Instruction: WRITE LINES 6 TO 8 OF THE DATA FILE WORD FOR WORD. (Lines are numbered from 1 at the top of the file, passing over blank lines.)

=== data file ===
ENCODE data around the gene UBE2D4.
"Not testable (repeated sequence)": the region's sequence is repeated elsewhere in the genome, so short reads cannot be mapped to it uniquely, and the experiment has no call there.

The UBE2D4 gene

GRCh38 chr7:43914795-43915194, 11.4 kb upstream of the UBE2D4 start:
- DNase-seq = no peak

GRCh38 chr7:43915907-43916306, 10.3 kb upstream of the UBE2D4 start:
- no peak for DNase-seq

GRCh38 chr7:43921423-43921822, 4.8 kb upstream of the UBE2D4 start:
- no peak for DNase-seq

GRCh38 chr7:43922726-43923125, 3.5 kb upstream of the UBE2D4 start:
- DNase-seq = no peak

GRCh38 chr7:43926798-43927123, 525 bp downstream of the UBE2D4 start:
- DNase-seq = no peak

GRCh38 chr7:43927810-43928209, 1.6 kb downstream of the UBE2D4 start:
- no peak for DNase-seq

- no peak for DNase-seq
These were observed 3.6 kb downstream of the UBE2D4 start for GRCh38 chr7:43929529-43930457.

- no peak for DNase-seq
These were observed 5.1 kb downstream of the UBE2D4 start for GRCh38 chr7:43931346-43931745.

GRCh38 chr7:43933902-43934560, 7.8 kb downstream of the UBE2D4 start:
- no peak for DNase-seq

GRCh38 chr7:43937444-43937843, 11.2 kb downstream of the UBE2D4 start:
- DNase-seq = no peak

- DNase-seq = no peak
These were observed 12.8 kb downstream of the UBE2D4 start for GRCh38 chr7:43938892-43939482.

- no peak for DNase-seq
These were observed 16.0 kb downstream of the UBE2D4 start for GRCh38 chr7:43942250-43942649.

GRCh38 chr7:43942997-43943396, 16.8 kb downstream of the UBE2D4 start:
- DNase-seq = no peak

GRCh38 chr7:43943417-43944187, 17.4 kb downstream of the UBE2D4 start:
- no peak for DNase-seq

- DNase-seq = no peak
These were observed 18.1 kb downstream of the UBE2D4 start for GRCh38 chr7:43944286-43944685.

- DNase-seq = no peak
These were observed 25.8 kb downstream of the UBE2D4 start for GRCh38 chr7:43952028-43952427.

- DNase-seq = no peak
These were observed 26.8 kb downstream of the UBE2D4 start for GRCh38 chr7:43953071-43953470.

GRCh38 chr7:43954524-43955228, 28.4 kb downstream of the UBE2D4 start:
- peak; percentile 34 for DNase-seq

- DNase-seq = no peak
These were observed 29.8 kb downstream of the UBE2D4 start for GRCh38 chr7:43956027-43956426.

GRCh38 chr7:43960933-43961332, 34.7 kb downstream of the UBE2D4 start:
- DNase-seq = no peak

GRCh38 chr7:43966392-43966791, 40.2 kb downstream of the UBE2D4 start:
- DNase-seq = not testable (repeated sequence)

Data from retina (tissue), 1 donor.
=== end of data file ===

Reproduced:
GRCh38 chr7:43915907-43916306, 10.3 kb upstream of the UBE2D4 start:
- no peak for DNase-seq

GRCh38 chr7:43921423-43921822, 4.8 kb upstream of the UBE2D4 start: